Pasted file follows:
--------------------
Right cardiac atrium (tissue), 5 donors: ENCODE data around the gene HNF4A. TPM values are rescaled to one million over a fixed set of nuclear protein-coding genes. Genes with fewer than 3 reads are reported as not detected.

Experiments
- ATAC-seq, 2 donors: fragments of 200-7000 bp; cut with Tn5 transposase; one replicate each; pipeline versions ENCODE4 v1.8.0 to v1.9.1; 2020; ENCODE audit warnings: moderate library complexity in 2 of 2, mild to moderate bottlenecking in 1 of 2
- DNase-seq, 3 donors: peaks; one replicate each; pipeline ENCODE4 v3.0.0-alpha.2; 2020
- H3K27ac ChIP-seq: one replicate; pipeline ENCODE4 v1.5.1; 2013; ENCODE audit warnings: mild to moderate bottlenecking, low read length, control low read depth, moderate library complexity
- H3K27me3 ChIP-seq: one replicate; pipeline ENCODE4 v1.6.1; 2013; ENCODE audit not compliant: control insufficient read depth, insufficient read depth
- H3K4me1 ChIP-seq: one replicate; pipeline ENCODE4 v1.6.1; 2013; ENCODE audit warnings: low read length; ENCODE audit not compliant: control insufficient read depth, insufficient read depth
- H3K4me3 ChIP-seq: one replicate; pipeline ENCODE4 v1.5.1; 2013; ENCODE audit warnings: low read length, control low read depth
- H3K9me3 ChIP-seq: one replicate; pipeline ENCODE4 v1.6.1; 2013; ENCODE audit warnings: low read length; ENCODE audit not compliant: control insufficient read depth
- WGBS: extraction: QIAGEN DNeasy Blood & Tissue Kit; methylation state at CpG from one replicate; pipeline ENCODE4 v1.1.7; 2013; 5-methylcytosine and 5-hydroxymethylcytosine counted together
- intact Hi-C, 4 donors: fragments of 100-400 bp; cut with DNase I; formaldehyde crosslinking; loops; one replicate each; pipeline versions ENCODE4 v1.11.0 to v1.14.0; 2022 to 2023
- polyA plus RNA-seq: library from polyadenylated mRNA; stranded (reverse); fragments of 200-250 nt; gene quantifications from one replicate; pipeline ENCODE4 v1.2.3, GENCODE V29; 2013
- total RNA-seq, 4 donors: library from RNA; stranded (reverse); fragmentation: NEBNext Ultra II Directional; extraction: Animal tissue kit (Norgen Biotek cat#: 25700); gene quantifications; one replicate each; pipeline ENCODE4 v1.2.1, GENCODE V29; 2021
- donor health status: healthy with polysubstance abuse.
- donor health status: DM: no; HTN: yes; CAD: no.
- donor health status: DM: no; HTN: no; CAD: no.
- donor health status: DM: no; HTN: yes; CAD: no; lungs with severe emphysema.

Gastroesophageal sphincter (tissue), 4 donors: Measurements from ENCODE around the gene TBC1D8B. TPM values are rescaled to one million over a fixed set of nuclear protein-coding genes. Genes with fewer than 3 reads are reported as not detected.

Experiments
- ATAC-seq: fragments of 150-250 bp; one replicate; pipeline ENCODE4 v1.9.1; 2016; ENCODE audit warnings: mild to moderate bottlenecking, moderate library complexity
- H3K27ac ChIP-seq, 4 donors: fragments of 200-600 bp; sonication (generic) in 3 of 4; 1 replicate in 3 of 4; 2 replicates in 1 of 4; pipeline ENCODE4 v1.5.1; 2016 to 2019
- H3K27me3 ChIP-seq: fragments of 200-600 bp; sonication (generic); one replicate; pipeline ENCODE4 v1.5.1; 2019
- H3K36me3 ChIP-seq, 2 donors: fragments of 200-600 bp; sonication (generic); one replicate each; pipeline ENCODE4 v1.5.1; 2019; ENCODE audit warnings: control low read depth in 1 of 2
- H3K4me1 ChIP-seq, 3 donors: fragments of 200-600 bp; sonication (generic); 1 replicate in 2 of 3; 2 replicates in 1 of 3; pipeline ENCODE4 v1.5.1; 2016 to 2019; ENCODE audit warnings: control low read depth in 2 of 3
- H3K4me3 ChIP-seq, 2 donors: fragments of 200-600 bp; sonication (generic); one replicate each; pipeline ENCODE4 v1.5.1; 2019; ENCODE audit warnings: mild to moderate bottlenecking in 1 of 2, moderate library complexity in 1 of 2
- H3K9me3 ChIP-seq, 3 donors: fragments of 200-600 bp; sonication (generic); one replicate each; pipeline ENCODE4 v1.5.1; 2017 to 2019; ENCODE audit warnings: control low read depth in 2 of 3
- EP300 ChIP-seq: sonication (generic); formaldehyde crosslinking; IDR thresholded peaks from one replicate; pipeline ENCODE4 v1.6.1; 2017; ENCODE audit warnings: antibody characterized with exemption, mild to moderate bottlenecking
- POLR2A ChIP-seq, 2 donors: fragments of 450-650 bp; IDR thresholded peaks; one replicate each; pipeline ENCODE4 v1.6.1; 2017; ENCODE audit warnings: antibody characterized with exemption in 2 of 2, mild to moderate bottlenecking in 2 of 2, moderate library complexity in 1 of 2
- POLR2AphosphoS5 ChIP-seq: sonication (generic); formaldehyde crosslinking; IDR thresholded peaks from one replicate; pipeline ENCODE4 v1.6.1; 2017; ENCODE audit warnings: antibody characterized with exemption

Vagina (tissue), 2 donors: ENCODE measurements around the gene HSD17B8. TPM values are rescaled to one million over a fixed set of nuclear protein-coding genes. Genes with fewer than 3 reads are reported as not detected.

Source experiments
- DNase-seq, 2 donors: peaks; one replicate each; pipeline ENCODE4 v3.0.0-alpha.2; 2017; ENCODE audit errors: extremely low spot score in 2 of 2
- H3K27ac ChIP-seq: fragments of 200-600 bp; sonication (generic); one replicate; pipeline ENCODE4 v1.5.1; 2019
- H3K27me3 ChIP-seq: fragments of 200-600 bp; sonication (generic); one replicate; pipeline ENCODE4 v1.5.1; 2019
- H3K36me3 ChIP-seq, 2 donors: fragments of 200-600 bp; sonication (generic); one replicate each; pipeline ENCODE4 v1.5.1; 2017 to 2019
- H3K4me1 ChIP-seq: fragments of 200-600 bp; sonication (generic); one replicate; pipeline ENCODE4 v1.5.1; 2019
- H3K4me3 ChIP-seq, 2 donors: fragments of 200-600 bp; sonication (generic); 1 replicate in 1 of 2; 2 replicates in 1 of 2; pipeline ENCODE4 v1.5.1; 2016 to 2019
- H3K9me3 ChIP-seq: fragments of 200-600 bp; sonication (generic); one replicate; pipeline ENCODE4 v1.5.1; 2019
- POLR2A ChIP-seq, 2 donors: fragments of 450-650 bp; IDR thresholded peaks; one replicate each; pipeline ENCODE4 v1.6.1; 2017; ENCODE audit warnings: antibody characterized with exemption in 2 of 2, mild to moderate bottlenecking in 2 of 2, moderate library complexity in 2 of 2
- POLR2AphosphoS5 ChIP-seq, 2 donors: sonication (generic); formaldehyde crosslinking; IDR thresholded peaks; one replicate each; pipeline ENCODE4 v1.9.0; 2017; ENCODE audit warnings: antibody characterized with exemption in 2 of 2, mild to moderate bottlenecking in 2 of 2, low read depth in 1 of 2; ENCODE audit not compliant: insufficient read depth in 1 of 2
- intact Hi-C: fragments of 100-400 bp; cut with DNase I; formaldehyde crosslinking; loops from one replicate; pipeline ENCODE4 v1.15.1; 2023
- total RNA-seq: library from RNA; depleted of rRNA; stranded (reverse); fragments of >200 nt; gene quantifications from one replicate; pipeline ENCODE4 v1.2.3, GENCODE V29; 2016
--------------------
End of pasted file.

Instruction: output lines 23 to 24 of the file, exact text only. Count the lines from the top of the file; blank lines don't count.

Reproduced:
- H3K36me3 ChIP-seq, 2 donors: fragments of 200-600 bp; sonication (generic); one replicate each; pipeline ENCODE4 v1.5.1; 2019; ENCODE audit warnings: control low read depth in 1 of 2
- H3K4me1 ChIP-seq, 3 donors: fragments of 200-600 bp; sonication (generic); 1 replicate in 2 of 3; 2 replicates in 1 of 3; pipeline ENCODE4 v1.5.1; 2016 to 2019; ENCODE audit warnings: control low read depth in 2 of 3